Settlement Expected in Homeless Lawsuit – Los Angeles

What to know

  • Long-running litigation demands that local government provide shelter for thousands in the region.
  • The settlement will be announced on Friday morning.
  • U.S. District Judge David Carter directed a series mandatory settlement talks.

Los Angeles officials and members from the LA Alliance for Human Rights expect to announce Friday morning that they have settled a long-running lawsuit seeking shelter for thousands of people who had been camping along sidewalks and near roads throughout the city.

A quick notice of the news conference stated that Mayor Eric Garcetti, Los Angeles City Council President Nury Martz and other city officials would assist in making the announcement with representatives from the LA Alliance.

It was striking that no mention was made of any officials from Los Angeles County participating in the announcement. Although the county was named as a defendant by the March 2020 complaint it recently withdrew its participation in closed-door settlement negotiations in Los Angeles federal Court. It was not immediately known what, if any, role the county played in the settlement.

U.S. District Judge David Carter ordered mandatory settlement talks to start in February after county and city representatives said they didn’t know when or if they could strike a joint agreement that would result in a mutually beneficial arrangement with the group of downtown residents, homeless people and property owners who had filed the suit.

The past six weeks saw city and county representatives move in and out of Carter’s chambers for lengthy meetings. There was little to no progress until last week, when there were signs that a settlement was possible.

Carter asked Garcetti and Martinez to attend the private meetings at least twice.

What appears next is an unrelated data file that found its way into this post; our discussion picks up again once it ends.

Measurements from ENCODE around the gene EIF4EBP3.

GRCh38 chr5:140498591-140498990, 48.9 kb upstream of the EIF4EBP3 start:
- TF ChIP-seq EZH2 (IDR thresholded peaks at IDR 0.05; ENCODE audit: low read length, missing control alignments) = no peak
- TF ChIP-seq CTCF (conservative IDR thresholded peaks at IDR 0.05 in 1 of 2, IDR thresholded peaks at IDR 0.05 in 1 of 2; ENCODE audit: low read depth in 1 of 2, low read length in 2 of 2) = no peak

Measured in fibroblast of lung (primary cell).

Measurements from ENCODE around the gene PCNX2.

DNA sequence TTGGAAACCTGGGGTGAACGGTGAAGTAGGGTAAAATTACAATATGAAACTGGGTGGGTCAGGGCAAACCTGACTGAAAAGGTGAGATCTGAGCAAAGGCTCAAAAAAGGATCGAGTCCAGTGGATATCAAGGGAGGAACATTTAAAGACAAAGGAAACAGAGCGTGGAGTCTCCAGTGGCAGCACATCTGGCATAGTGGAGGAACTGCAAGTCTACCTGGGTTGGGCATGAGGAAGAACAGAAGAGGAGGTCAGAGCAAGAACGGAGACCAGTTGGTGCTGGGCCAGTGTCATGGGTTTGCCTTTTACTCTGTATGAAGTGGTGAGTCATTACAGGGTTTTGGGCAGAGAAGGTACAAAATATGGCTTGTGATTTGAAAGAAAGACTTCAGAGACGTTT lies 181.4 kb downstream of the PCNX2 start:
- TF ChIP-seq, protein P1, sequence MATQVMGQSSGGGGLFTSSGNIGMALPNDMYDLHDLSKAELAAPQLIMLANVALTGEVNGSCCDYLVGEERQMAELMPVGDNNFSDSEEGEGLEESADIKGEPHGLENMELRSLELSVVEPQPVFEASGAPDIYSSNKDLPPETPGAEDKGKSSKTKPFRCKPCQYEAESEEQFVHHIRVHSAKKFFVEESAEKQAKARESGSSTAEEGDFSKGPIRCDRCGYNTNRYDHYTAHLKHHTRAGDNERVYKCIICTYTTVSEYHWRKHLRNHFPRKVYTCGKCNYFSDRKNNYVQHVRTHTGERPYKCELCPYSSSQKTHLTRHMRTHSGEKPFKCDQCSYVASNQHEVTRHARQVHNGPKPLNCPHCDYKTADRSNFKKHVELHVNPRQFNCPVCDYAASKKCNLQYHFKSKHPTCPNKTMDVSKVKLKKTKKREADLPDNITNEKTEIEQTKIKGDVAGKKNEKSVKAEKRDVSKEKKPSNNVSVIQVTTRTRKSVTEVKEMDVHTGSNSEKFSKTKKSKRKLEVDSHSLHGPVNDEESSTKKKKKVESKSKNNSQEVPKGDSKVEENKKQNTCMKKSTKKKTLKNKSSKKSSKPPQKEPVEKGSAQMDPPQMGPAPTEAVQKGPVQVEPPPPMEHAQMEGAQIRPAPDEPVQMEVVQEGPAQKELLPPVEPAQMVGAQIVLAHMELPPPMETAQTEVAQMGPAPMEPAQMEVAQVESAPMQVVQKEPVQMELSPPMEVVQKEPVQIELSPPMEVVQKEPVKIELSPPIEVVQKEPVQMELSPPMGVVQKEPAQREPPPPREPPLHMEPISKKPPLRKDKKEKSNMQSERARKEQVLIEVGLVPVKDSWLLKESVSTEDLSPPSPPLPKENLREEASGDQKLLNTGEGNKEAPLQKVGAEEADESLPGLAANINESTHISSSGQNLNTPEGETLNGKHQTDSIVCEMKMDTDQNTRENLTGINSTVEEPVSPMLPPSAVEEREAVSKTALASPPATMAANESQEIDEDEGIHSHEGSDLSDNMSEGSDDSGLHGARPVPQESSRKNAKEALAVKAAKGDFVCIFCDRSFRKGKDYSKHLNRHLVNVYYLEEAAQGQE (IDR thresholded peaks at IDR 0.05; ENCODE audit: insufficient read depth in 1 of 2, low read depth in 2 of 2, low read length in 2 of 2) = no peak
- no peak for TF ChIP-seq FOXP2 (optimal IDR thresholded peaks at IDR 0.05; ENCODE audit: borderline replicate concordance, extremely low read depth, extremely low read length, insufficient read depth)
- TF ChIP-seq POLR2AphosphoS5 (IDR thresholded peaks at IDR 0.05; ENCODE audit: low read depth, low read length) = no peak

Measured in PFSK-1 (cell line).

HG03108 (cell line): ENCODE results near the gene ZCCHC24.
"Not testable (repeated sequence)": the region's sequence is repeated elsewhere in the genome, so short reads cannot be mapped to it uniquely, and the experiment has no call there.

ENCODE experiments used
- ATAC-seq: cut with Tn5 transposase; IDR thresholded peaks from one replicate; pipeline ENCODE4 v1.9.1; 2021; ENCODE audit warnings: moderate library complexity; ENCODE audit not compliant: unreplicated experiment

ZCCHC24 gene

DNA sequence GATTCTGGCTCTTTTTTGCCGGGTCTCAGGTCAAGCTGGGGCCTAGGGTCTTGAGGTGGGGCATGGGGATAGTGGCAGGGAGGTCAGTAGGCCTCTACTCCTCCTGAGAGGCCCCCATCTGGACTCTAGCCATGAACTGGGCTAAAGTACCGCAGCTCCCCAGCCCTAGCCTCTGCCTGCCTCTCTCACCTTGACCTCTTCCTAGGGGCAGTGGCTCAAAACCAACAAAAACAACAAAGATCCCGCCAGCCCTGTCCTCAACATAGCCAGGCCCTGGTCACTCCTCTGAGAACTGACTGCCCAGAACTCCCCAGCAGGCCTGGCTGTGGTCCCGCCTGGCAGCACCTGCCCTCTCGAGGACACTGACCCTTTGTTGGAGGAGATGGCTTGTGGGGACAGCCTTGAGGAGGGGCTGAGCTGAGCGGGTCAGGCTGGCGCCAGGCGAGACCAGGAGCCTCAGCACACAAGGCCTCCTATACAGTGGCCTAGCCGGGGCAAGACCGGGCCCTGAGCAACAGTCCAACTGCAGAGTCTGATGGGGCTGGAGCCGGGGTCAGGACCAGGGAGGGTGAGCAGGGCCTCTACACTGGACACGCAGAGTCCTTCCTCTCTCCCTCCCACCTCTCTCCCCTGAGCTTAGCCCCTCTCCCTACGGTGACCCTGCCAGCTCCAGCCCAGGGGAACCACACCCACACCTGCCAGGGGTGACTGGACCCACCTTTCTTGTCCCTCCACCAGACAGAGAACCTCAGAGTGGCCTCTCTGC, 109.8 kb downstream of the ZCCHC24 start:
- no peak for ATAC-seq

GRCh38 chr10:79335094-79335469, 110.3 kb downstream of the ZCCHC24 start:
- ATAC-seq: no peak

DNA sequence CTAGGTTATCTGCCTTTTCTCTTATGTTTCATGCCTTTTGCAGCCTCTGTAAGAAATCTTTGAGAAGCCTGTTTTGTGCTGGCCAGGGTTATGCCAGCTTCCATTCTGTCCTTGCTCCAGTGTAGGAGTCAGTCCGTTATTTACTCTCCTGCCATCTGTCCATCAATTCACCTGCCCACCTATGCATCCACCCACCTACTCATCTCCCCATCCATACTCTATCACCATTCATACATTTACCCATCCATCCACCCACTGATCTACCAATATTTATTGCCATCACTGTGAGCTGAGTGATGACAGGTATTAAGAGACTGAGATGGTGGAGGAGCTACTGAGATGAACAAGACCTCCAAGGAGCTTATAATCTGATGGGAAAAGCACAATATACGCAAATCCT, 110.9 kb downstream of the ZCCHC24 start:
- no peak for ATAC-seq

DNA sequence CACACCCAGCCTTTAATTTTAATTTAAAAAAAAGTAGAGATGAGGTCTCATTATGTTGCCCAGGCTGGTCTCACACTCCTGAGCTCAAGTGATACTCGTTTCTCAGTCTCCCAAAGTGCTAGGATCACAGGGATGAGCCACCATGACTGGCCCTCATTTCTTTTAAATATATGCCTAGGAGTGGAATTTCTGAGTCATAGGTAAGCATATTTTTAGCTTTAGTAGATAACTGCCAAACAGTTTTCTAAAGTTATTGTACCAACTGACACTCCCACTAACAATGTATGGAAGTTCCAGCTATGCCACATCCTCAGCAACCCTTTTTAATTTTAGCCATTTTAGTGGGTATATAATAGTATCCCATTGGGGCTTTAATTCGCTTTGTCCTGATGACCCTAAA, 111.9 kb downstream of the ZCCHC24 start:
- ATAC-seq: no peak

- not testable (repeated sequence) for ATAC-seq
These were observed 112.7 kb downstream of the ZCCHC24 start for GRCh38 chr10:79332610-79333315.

Carter has been referred multiple times to a judge during open court hearings. “historic schism”Between the county and city, which had apparently thwarted previous settlement attempts.

They were supposed to reach a compromise over funding and other issues, before a deal with the L.A. Alliance could take place.

Representatives from the county did not respond immediately to a request for comment. Kathryn Barger, Supervisor, told City News Service last month that she hopes settlement talks will yield. “a shared county and city commitment that includes a combination of services and housing options along with appropriate enforcement.”

Carter stated more times than once that he was becoming increasingly concerned about the situation. “inertia”on the defense, and directed that the talks be stopped. There had been months of no meaningful progress.

L.A. Alliance’s lawsuit had been indefinitely on hold since it was filed, with the intention of forcing local governments to take action. “comprehensively”Downtown homelessness crisis:

It seems that the focus has shifted from Skid Row, the thousands of homeless people living in the area and next to the freeways to the entire county to the Skid Row area.

Because of the COVID-19 pandemic, it is difficult to determine the actual number of people affected.

Plaintiffs claimed that services have not kept up with the growing crisis in the areas where the homeless are found.

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